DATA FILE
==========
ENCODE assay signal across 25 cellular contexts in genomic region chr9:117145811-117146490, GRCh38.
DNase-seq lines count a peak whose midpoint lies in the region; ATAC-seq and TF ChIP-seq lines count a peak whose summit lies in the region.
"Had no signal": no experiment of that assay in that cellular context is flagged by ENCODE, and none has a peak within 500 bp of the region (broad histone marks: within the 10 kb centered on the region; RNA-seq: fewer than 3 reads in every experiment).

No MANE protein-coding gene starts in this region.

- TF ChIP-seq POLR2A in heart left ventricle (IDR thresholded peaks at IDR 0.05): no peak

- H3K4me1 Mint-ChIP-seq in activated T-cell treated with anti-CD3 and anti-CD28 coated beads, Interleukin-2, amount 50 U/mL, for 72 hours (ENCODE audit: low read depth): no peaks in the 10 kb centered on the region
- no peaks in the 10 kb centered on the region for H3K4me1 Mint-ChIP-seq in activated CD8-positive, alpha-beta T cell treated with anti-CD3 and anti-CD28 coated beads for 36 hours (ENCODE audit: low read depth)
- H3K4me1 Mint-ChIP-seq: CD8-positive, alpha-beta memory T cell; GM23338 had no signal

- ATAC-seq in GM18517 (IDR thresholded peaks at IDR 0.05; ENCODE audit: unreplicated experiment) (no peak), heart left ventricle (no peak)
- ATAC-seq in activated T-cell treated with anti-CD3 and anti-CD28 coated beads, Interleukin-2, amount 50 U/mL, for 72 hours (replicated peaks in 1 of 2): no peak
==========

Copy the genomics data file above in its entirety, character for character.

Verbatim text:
ENCODE assay signal across 25 cellular contexts in genomic region chr9:117145811-117146490, GRCh38.
DNase-seq lines count a peak whose midpoint lies in the region; ATAC-seq and TF ChIP-seq lines count a peak whose summit lies in the region.
"Had no signal": no experiment of that assay in that cellular context is flagged by ENCODE, and none has a peak within 500 bp of the region (broad histone marks: within the 10 kb centered on the region; RNA-seq: fewer than 3 reads in every experiment).

No MANE protein-coding gene starts in this region.

- TF ChIP-seq POLR2A in heart left ventricle (IDR thresholded peaks at IDR 0.05): no peak

- H3K4me1 Mint-ChIP-seq in activated T-cell treated with anti-CD3 and anti-CD28 coated beads, Interleukin-2, amount 50 U/mL, for 72 hours (ENCODE audit: low read depth): no peaks in the 10 kb centered on the region
- no peaks in the 10 kb centered on the region for H3K4me1 Mint-ChIP-seq in activated CD8-positive, alpha-beta T cell treated with anti-CD3 and anti-CD28 coated beads for 36 hours (ENCODE audit: low read depth)
- H3K4me1 Mint-ChIP-seq: CD8-positive, alpha-beta memory T cell; GM23338 had no signal

- ATAC-seq in GM18517 (IDR thresholded peaks at IDR 0.05; ENCODE audit: unreplicated experiment) (no peak), heart left ventricle (no peak)
- ATAC-seq in activated T-cell treated with anti-CD3 and anti-CD28 coated beads, Interleukin-2, amount 50 U/mL, for 72 hours (replicated peaks in 1 of 2): no peak